Beware of buying from a breeder if the puppies show any sign of illness, including runny noses, diarrhea, or listlessness. A good question to ask the dog breeder is “how is the health of the whole litter?”
It’s not just the little ones that need to be cared for by the breeder. Ensuring the mother is healthy, the right age for breeding, and bonding well with her litter is also key when ensuring the breeder is ethical. A good question to ask a dog breeder when picking a puppy is how well the mom has coped with her little ones, as it’s always a good sign when a dog mom has bonded with and takes good care of her babies.
This is one of the most important questions to ask a dog breeder. A big red flag for any breeder is when they offer to allow you to take your new furry friend home sooner than eight weeks. Pups need to be at least six to eight weeks old before being separated from their mother, both to ensure they’re fully weaned, and to prevent any emotional distress for either mom or pup.
You’ll also want to ask the breeder how pick-up normally works, and whether they’ll be sending you home with any specific instructions or recommendations.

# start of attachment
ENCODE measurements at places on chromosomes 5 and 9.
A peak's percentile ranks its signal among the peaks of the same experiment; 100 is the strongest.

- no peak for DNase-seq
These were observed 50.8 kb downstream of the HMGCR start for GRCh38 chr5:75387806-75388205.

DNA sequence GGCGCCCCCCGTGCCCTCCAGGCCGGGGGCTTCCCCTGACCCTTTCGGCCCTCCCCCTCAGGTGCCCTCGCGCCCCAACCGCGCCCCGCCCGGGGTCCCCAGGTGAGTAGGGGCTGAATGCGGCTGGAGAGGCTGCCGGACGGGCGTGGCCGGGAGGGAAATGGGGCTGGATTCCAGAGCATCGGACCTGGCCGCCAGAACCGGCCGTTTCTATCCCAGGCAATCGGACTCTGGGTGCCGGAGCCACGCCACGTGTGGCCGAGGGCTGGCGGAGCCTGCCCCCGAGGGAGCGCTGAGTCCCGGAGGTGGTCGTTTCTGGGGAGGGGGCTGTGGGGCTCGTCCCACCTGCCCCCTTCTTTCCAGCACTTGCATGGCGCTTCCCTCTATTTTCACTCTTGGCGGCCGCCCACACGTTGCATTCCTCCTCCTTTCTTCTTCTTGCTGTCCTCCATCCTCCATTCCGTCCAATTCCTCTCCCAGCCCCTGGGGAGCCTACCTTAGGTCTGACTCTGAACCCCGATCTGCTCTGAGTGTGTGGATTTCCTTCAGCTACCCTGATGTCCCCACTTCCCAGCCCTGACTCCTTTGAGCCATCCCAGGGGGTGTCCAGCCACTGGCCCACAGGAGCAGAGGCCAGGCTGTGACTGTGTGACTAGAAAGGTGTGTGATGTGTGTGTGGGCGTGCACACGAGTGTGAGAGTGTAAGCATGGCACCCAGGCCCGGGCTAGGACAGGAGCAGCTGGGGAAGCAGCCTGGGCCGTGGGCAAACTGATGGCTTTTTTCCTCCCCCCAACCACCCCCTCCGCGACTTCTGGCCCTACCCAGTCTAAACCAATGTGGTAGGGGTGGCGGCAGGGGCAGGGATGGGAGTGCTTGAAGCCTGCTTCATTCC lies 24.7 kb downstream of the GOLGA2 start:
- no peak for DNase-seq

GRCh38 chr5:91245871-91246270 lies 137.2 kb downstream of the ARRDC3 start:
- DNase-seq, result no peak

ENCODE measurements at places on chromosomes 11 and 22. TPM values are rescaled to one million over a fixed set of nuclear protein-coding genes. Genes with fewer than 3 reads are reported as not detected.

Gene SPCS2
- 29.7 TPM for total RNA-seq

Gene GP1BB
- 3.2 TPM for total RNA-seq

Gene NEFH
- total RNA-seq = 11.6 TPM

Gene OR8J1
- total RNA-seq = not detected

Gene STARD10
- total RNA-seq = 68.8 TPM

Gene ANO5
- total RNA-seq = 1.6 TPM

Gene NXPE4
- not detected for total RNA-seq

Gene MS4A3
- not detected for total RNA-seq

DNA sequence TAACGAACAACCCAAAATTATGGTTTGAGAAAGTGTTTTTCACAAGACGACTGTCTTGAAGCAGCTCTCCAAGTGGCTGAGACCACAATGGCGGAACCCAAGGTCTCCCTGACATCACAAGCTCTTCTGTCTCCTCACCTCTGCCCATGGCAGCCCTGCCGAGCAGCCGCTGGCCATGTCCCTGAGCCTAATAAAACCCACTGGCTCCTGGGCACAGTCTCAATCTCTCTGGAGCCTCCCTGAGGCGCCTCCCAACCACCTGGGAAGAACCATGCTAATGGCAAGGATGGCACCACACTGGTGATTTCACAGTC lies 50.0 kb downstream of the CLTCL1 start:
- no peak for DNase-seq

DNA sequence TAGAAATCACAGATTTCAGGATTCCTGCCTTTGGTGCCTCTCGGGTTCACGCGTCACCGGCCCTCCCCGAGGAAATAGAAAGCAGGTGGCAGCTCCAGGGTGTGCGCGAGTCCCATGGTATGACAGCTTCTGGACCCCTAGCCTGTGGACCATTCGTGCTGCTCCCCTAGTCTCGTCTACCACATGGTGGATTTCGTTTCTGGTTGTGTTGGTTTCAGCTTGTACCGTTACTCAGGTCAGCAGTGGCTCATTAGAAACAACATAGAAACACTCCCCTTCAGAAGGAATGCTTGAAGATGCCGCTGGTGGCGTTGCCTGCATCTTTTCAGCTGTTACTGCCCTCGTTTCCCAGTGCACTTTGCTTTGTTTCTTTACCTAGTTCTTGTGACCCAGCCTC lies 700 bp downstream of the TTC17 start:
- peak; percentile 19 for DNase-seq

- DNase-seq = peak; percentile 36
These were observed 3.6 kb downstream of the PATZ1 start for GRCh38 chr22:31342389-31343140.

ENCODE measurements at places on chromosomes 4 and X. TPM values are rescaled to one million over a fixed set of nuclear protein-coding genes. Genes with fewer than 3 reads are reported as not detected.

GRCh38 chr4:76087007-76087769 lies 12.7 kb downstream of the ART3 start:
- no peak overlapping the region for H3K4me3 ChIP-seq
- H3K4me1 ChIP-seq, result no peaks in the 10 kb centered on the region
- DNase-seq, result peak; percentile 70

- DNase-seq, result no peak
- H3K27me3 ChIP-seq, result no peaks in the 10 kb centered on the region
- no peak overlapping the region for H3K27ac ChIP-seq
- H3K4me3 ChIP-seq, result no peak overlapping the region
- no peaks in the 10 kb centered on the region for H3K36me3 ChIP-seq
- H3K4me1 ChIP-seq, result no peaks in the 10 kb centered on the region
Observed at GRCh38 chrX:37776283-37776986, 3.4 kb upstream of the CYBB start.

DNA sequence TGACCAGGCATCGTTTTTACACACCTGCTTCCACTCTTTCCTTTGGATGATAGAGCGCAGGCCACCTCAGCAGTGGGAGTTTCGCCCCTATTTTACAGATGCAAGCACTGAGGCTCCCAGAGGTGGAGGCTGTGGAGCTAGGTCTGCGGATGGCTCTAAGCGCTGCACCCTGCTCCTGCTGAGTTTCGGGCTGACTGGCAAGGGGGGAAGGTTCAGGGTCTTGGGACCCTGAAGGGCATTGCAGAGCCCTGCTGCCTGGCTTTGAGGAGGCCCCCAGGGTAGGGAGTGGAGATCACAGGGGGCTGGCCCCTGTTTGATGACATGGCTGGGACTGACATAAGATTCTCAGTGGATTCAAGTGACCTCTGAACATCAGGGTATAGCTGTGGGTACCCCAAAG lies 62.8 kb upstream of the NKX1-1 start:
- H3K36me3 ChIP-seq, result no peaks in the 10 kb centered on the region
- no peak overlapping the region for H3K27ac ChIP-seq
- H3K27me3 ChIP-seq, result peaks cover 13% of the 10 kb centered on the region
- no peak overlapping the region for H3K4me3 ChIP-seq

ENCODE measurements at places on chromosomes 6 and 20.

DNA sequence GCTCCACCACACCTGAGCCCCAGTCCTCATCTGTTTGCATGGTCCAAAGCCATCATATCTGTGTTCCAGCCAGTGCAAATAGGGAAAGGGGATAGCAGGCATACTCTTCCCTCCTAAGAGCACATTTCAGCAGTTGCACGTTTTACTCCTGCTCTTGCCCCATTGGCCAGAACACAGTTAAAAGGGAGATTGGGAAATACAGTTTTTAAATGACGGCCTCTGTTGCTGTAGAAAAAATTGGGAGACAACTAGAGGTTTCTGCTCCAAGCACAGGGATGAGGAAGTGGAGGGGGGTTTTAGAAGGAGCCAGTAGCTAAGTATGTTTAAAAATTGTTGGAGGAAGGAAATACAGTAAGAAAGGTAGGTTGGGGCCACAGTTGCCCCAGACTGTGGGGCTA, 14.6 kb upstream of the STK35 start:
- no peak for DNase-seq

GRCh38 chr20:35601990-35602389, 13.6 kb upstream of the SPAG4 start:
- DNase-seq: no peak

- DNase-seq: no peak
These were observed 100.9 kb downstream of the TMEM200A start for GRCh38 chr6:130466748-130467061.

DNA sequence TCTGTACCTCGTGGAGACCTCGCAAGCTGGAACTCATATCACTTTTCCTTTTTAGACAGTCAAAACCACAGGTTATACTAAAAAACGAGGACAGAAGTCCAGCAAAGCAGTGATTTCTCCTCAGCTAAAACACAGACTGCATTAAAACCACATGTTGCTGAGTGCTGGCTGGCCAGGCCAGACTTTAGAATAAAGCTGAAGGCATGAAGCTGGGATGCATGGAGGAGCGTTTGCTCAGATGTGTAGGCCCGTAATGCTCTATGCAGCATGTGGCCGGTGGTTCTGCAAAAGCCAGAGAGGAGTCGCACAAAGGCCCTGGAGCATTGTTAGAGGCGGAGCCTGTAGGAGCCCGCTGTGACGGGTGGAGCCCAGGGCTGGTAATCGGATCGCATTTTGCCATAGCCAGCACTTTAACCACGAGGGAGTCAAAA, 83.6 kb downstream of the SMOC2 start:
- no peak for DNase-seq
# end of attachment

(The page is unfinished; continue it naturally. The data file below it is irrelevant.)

Aside from a wormy puppy being one of the grossest things ever, worms can cause massive health problems in dogs. In order to ensure your new buddy is in tip-top health, they’ll need to be dewormed, and should have received their initial vaccinations.
When it comes to what questions to ask a dog breeder in terms of vet-related queries, you should also ask the breeder if the pups have been microchipped. If not, then they should be able to advise you on how and when to get it sorted. This is super important for ensuring your pet can get back to you safely if they ever manage a great escape!
Though your new puppy isn’t likely to come to you fully housetrained, and accidents will probably happen (we’d advise investing in a good carpet cleaner!), the pups should at least have started pad training. A good breeder won’t allow the dogs to live in a home with animal waste lying around, and the sooner they’re trained to pee and poop in the right place the better!
While some illnesses in dogs are very visible, some aren’t quite as obvious, and you may miss them if you’re not a pro. That’s why it’s a good question to ask the breeder is—how is the health of the litter, as well as the health of the puppy’s parents?